3. Genesis 1 teaches the dignity of man and his elevated status over the lower creation. Evolution, either atheistic or theistic, denies this. According to evolution, man is simply a higher link in an evolutionary chain of events. This is not where the Bible places us! “And God said, Let us make man in our image, after our likeness: and let them have dominion over the fish of the sea, and over the birds of the heavens, and over the cattle, and over all the earth, and over every creeping thing that creepeth upon the earth” (vs. 26). “In our image, after our likeness” are not likely two different ideas, but synonymous phrases combined to intensify two related thoughts. First, the creation of man was patterned after God Himself. Man has similarities to God. This does not mean that God looks like humans, because God is an incorporeal spirit (John 4:24) and a spirit does not have a material body (Luke 24:39). Therefore, the phrase emphasizes the inner and spiritual essence of man as it relates to God. We understand many differences between ourselves and the lower creation – speech, higher degree of intelligence, self-consciousness, freedom of the will, ability to discern good and evil, and a part of us that is eternal, our spirits. Such attributes allow us to understand Who God is and to worship Him. While we are not immediately like God in moral characteristics, He made us with the capacity to be similar to His character (Col. 3:10). A second related idea is this: If God created man in His image and unlike His creation of the earth and other life forms, then it follows that man should be over the lower creation and use it for his good. This is emphasized in verses 28-31.
4. Genesis 1 also teaches that every piece of God’s creative work has its assigned place, its purpose. It answers at least two of life’s age-old questions: “Where did we come from?” and “Why are we here?”
5. There is organization and symmetry to God’s creation. God did not merely “throw” the earth together without organization. The structure and symmetry He used for each of the six days of creation is spellbinding. Genesis 1:2 states that the earth was “without form, and void,” or “empty.” The six days of creation can be divided into two corresponding divisions or triads, showing how God remedied the “formlessness” and “emptiness” of the earth.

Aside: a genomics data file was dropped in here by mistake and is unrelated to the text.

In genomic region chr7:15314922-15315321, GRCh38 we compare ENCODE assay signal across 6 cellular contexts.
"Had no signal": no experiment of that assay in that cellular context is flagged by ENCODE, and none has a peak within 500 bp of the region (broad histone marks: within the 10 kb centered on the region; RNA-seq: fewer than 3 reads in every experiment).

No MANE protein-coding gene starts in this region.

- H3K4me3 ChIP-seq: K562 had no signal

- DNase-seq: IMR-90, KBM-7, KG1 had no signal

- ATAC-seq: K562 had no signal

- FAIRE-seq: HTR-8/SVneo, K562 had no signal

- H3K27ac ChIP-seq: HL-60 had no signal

It is always best not to attempt to reconcile the Bible to theories of men which often come and go. The safe route is to understand the meaning of Bible words in their primary and simple use first, then when a context demands a figurative use be understood, apply that use. From Genesis 1 we learn that the earth and everything living (excluding man) was made for man. Even the heavenly lights (sun, moon and stars) were made for us – to be for “signs, seasons, days and years,…and to give light upon the earth” (vss. 14-19). This staggering exalted position made the psalmist declare, “When I consider thy heavens, the work of thy fingers, The moon and the stars, which thou has ordained; What is man, that thou art mindful of him? And the son of man, that thou visitest him? For thou has made him but little lower than God, And crownest him with glory and honor” (Ps. 8:3-5). Rather than worship “Mother Earth” as so many do, we are to use what God created for us on earth for our good here, and use ourselves in His service and unto His glory for our spiritual good here, looking to eternal life in the hereafter. — Phillip Owens